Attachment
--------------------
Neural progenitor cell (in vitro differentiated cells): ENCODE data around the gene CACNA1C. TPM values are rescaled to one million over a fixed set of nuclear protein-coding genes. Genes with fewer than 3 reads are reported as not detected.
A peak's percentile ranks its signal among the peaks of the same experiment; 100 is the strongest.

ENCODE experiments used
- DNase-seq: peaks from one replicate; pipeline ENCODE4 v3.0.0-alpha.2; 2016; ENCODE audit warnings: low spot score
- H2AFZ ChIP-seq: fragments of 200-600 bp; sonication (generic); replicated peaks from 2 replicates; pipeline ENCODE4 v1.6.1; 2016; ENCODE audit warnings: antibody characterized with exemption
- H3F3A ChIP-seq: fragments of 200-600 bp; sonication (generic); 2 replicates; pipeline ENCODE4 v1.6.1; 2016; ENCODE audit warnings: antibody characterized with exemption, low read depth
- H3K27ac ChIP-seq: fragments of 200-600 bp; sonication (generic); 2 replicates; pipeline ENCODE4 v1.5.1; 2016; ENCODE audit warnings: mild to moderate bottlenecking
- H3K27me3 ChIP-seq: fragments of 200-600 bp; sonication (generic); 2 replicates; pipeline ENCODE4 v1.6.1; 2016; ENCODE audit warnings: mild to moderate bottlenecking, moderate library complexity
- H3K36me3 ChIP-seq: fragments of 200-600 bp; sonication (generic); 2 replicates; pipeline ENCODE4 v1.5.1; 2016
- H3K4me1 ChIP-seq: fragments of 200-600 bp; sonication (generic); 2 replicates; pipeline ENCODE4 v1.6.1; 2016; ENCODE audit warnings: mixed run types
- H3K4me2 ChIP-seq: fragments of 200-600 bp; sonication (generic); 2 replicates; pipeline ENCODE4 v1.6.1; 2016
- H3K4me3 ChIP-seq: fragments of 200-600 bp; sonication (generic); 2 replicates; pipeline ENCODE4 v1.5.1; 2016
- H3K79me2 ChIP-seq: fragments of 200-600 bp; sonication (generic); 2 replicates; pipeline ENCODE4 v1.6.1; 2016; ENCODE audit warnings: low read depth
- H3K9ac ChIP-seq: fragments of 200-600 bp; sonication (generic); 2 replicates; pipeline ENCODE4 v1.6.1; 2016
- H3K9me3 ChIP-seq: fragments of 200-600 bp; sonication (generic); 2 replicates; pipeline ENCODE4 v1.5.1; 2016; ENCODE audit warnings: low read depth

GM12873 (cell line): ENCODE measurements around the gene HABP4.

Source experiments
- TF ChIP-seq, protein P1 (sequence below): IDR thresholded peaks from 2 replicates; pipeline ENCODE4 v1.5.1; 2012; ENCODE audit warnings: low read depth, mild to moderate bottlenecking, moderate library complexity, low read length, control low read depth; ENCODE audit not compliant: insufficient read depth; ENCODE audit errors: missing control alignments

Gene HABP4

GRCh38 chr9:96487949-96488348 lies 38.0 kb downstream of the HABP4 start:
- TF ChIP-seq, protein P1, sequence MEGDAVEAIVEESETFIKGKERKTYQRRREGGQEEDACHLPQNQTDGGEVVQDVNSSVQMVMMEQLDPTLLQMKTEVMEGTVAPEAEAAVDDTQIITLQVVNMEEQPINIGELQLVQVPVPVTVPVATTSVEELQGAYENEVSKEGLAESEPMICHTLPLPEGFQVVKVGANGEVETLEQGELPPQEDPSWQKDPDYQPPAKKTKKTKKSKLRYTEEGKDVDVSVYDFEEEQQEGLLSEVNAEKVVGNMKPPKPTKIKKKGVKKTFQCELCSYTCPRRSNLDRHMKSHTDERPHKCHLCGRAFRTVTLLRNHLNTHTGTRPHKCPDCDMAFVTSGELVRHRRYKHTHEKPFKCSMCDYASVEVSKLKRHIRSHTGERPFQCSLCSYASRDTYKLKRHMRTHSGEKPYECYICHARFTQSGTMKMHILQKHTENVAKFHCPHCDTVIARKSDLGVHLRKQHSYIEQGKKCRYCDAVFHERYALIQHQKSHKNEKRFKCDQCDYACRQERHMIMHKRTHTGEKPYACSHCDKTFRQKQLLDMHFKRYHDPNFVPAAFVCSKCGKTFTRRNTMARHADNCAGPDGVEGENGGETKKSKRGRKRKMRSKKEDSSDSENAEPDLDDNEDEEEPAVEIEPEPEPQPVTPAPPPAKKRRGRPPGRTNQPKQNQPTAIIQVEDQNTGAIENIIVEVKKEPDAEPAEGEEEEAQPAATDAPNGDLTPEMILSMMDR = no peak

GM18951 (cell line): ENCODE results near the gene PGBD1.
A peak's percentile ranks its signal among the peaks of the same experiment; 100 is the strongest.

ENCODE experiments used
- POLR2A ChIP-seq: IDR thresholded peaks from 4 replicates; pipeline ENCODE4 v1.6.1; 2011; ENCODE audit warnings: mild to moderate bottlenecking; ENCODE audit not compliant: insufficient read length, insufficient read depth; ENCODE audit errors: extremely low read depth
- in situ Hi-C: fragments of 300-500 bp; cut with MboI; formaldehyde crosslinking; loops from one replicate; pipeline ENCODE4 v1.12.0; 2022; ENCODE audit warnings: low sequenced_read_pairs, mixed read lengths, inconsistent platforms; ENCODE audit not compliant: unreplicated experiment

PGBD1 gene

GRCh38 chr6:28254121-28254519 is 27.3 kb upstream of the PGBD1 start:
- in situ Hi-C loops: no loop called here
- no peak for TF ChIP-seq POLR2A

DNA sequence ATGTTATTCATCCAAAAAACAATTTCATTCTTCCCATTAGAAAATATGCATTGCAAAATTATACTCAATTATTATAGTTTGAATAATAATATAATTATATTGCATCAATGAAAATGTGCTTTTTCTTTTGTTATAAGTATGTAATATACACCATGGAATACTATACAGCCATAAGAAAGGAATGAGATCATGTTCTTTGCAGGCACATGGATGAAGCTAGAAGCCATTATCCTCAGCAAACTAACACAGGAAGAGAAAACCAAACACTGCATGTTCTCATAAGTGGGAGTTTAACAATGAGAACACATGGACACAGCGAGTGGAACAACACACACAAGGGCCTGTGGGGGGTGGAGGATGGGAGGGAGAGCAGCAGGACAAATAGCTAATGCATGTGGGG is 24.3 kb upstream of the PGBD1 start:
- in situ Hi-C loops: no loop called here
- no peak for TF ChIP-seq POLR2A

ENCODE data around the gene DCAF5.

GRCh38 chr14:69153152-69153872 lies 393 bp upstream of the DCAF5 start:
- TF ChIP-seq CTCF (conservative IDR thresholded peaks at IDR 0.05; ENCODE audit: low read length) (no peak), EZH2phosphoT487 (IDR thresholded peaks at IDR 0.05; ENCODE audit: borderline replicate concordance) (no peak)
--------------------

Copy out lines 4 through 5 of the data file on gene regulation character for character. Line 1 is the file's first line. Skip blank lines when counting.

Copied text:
- DNase-seq: peaks from one replicate; pipeline ENCODE4 v3.0.0-alpha.2; 2016; ENCODE audit warnings: low spot score
- H2AFZ ChIP-seq: fragments of 200-600 bp; sonication (generic); replicated peaks from 2 replicates; pipeline ENCODE4 v1.6.1; 2016; ENCODE audit warnings: antibody characterized with exemption